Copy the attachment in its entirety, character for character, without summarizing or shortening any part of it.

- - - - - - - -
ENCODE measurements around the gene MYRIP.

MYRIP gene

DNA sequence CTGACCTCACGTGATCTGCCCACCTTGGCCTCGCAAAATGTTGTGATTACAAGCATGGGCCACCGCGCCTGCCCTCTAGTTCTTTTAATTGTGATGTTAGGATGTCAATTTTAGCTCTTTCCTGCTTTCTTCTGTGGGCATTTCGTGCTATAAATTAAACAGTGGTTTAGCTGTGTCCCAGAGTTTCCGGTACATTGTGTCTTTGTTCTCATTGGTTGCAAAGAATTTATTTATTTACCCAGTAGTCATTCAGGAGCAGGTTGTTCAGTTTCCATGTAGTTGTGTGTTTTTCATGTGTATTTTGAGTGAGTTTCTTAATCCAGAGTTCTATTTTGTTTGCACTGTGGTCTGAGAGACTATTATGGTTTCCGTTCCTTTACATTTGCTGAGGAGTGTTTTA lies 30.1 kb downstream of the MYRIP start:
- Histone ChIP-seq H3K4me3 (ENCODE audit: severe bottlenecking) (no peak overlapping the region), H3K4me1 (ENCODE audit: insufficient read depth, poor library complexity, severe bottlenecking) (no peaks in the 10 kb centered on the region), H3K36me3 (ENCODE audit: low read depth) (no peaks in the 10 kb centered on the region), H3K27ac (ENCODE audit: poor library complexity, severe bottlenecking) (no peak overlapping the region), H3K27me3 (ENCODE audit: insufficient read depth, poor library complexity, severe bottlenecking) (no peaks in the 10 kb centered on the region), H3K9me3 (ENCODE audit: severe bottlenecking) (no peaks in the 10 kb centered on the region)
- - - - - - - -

ENCODE measurements around the gene MYRIP.

MYRIP gene

DNA sequence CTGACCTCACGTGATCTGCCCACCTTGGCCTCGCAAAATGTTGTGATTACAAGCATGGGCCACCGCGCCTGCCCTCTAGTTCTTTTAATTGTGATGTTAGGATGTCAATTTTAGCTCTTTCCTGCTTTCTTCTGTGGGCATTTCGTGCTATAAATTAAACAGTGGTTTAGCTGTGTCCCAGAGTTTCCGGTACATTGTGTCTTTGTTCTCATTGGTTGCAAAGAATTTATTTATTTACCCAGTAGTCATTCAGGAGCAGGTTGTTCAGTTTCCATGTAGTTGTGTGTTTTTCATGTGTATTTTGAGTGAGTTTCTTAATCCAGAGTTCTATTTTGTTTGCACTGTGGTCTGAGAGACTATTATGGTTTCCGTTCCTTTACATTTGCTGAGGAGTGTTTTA lies 30.1 kb downstream of the MYRIP start:
- Histone ChIP-seq H3K4me3 (ENCODE audit: severe bottlenecking) (no peak overlapping the region), H3K4me1 (ENCODE audit: insufficient read depth, poor library complexity, severe bottlenecking) (no peaks in the 10 kb centered on the region), H3K36me3 (ENCODE audit: low read depth) (no peaks in the 10 kb centered on the region), H3K27ac (ENCODE audit: poor library complexity, severe bottlenecking) (no peak overlapping the region), H3K27me3 (ENCODE audit: insufficient read depth, poor library complexity, severe bottlenecking) (no peaks in the 10 kb centered on the region), H3K9me3 (ENCODE audit: severe bottlenecking) (no peaks in the 10 kb centered on the region)